“Every American who has permitted himself to make jokes about atom bombs, or who has come to regard them as just one sensational phenomenon that can now be accepted as part of civilization, like the airplane and the gasoline engine, or who has allowed himself to speculate as to what we might do with them if we were forced into another war, ought to read Mr. Hersey. When this magazine article appears in book form the critics will say that it is in its fashion a classic. But it is rather more than that”.[10]

The magazine later termed Hersey's account of the bombing "the most celebrated piece of journalism to come out of World War II."[14]

It was also met with approval by The New Republic which said “Hersey's piece is certainly one of the great classics of the war”.[15] While the majority of the excerpts praised the article, Mary McCarthy said that “to have done the atomic bomb justice, Mr. Hersey would have had to interview the dead”.[16] It was quickly a book in the Book-of-the-Month Club and distributed for free because of its impact on the humanity of the human race.[17] Hiroshima was also read word for word on the radio by the American Broadcasting Company, amplifying its effects.[2][18]

Discouraged in Japan 1947-1949

At the same time, Hiroshima was banned from Japan by the US Government, which occupied the country until 1951.[19] According to Gar Alperovitz, The Decision to Use the Atomic Bomb, "Occupation authorities suppressed various accounts of the atomic bombings. A noteworthy instance involved the denial in later 1946 of a request by the Nippon Times to publish John Hersey's Hiroshima (in English); the widely read American book was not brought out in Japan until 1949."[20] It was discussed around the table and excerpts were seen in other papers where it was either applauded or met with disdain. Hiroshima was not banned according to Douglas MacArthur in 1948 despite numerous charges of censorship made against the censors office by the US news media. After translating the work into Japanese, it was published in 1949.[21] The original, English version is reported to have reached Tokyo by January 1947.[2][3][22]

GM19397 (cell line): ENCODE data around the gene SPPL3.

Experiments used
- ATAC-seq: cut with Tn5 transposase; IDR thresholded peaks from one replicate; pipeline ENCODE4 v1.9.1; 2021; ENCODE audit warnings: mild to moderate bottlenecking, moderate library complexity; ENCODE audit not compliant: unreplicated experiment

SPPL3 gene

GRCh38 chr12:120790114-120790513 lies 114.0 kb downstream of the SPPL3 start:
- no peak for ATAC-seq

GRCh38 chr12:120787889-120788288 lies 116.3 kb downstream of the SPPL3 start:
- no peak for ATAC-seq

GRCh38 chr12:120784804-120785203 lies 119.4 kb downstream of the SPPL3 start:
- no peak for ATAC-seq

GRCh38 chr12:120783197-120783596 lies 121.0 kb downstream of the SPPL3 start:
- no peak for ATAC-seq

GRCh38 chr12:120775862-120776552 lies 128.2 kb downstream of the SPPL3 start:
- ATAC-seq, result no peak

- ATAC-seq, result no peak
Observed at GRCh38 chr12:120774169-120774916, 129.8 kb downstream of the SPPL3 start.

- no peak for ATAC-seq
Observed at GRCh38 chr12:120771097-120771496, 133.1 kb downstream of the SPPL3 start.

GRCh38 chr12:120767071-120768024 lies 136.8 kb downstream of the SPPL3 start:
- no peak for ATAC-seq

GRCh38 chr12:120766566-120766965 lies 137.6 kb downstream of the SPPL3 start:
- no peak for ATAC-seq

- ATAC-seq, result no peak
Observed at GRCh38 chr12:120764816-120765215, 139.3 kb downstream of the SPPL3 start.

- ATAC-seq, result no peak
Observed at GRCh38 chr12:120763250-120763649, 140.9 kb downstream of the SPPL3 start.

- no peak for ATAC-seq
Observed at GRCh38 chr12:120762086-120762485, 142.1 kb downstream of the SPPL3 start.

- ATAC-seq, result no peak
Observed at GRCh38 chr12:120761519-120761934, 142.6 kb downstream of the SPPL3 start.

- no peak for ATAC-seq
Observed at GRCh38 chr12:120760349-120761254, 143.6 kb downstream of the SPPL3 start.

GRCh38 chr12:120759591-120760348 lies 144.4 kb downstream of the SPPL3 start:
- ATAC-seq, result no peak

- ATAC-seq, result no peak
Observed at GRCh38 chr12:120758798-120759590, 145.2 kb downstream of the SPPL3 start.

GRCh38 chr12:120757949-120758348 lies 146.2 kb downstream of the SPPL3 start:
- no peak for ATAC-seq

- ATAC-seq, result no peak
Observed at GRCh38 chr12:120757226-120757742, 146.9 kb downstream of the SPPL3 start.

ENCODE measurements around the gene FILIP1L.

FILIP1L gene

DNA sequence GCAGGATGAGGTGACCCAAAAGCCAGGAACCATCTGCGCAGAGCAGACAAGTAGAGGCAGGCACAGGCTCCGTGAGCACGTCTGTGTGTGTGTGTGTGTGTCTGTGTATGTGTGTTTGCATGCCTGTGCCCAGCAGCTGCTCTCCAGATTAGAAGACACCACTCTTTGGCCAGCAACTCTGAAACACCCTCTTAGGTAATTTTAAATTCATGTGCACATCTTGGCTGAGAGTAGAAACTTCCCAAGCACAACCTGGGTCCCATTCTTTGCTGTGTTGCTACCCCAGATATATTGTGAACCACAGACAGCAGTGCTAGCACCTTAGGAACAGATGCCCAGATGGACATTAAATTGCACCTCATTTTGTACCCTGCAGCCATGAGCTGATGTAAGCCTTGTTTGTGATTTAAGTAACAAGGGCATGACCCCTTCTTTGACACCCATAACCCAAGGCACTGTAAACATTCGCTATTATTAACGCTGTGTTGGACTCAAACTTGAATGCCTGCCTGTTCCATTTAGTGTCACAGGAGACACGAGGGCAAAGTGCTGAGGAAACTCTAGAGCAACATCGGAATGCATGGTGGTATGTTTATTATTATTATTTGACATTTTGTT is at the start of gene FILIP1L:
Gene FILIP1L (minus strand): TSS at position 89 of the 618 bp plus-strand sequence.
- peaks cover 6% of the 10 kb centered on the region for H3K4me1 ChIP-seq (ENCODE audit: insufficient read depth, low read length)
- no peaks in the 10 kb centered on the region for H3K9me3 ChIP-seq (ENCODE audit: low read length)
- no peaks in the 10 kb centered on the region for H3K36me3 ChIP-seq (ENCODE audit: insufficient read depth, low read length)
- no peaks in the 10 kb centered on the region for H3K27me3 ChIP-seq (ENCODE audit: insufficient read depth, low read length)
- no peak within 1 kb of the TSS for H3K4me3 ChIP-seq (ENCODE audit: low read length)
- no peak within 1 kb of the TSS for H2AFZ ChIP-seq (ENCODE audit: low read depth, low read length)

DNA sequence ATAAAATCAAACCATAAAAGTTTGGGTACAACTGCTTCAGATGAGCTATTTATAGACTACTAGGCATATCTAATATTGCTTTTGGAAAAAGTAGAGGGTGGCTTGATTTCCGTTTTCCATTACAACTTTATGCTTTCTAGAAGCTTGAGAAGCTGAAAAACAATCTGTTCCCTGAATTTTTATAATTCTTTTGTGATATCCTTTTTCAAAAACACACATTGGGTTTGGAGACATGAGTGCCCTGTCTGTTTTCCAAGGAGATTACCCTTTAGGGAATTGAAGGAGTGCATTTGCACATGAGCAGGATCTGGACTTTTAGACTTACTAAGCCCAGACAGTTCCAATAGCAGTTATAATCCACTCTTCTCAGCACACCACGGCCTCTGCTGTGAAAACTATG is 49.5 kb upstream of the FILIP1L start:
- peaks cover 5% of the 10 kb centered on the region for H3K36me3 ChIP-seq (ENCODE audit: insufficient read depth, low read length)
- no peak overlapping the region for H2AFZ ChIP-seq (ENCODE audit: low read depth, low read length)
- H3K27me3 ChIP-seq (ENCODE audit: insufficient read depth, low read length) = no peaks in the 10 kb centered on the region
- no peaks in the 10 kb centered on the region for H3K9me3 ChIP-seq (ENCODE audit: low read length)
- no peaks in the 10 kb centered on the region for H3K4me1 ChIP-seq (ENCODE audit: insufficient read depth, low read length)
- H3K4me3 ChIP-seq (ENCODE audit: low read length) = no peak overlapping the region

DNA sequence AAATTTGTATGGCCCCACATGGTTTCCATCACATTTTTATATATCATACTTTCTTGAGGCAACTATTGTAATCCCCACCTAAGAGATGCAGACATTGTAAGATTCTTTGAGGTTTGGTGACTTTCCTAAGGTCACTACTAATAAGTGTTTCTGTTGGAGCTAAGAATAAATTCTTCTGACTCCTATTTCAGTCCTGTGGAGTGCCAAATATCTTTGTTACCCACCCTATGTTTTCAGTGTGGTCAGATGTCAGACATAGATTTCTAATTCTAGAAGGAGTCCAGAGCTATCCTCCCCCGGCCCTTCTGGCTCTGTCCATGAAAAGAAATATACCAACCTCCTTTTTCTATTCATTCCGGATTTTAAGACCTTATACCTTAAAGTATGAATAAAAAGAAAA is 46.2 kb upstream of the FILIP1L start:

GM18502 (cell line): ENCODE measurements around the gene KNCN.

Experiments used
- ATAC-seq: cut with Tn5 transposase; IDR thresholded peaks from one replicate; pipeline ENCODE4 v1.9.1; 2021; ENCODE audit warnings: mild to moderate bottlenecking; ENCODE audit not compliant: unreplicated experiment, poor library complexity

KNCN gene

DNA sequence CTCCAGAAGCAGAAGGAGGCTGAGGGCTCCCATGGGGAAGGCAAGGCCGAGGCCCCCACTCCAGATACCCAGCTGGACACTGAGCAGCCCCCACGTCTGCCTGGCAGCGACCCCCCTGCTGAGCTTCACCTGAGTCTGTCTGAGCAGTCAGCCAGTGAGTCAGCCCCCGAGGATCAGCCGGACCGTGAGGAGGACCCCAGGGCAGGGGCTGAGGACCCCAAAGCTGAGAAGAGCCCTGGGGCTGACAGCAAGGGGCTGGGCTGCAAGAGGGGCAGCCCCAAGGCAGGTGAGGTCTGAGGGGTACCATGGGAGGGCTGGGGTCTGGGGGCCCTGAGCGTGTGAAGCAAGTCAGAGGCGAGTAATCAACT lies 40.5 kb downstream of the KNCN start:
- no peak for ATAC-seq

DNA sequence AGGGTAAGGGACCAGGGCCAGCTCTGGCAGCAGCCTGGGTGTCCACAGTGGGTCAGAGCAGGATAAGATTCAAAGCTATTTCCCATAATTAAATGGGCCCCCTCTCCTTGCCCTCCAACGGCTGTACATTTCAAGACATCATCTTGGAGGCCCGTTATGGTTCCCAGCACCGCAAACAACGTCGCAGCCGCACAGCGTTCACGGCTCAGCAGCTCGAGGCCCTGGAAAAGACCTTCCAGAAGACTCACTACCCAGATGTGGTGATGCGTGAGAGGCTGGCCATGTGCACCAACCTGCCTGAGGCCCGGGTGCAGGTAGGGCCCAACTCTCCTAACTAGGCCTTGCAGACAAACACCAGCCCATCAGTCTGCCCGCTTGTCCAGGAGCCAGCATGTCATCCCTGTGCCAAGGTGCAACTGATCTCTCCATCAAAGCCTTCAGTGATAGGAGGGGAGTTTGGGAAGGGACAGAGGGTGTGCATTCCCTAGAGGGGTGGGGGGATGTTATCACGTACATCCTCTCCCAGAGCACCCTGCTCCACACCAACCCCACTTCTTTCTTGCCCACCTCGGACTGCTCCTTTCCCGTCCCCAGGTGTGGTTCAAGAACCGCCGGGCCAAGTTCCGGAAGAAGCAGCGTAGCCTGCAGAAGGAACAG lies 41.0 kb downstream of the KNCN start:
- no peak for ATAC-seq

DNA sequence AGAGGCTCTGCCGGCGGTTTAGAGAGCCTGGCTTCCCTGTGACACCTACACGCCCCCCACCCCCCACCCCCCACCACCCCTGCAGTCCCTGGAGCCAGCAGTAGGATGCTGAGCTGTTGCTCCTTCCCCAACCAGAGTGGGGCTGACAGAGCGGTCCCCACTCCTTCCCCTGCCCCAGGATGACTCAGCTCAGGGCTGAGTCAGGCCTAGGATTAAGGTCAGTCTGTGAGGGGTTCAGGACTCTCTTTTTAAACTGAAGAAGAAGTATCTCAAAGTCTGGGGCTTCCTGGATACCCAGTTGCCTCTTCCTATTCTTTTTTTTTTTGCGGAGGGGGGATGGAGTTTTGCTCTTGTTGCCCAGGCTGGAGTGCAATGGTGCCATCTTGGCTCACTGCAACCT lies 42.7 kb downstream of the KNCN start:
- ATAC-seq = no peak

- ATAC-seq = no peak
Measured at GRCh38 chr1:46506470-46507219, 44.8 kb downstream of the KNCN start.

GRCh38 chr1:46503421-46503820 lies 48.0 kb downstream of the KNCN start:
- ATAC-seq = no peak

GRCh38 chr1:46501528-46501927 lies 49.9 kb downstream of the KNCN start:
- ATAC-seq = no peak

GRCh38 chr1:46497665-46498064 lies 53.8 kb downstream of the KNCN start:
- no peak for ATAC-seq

The article begins on the morning of August 6, 1945, the day the atomic bomb was dropped, killing an estimated 135,000 people.[23] The book begins with the following sentence:

Hersey introduces the six characters: two doctors, a Protestant minister, a widowed seamstress, a young female factory worker and a German Catholic priest.[24] It describes their mornings before the bomb was dropped. Through the book, the lives of these six people overlap as they share similar experiences. Each chapter covers a time period from the morning of the bombing to one year later for each witness. An additional chapter covering the aftermath 40 years after the bombing was added in later editions.

Book Characters
Kiyoshi Tanimoto 
Mrs. Hatsuyo Nakamura 
Masakazu Fujii 
Father Wilhelm Kleinsorge (later Makoto Takakura) 
Dr. Terufumi Sasaki 
Toshiko Sasaki (Sister Dominique Sasaki) 

The six characters are:

Reverend Mr. Kiyoshi Tanimoto

Tanimoto was 3,500 yards from center. He was pastor at Hiroshima Methodist Church, a small man in stature, “quick to talk, laugh and cry”, weak yet fiery, cautious and thoughtful, educated in theology at Emory University, Atlanta, Georgia, USA, speaks excellent English, obsessed with being spied on, Chairman of Neighborhood Association.[4]

Mrs. Hatsuyo Nakamura

Nakamura was 1,350 yards from explosion center. She is a widow of a tailor who is raising her three children (10-year-old boy Toshio, eight-year-old girl Yaeko, and five-year-old girl Myeko), husband recently died in Singapore in the war effort.

Dr. Masakazu Fujii

Fujii was 1,550 yards from explosion center. He is described as hedonistic, owns private hospital that contains 30 rooms for patients with modern equipment, family living in Osaka and Kyushu, convivial and calm.

Father Wilhelm Kleinsorge (Makoto Takakura)

Kleinsorge was 1,400 yards from explosion center. Kleinsorge was 38 years old at the time, a German priest of the Society of Jesus, weakened by wartime diet, feels unaccepted by the Japanese people, “thin face, with a prominent Adam’s apple, a hollow chest, dangling hands, big feet.”.[4] His father superior within the mission station is Hugo Lassalle.[25]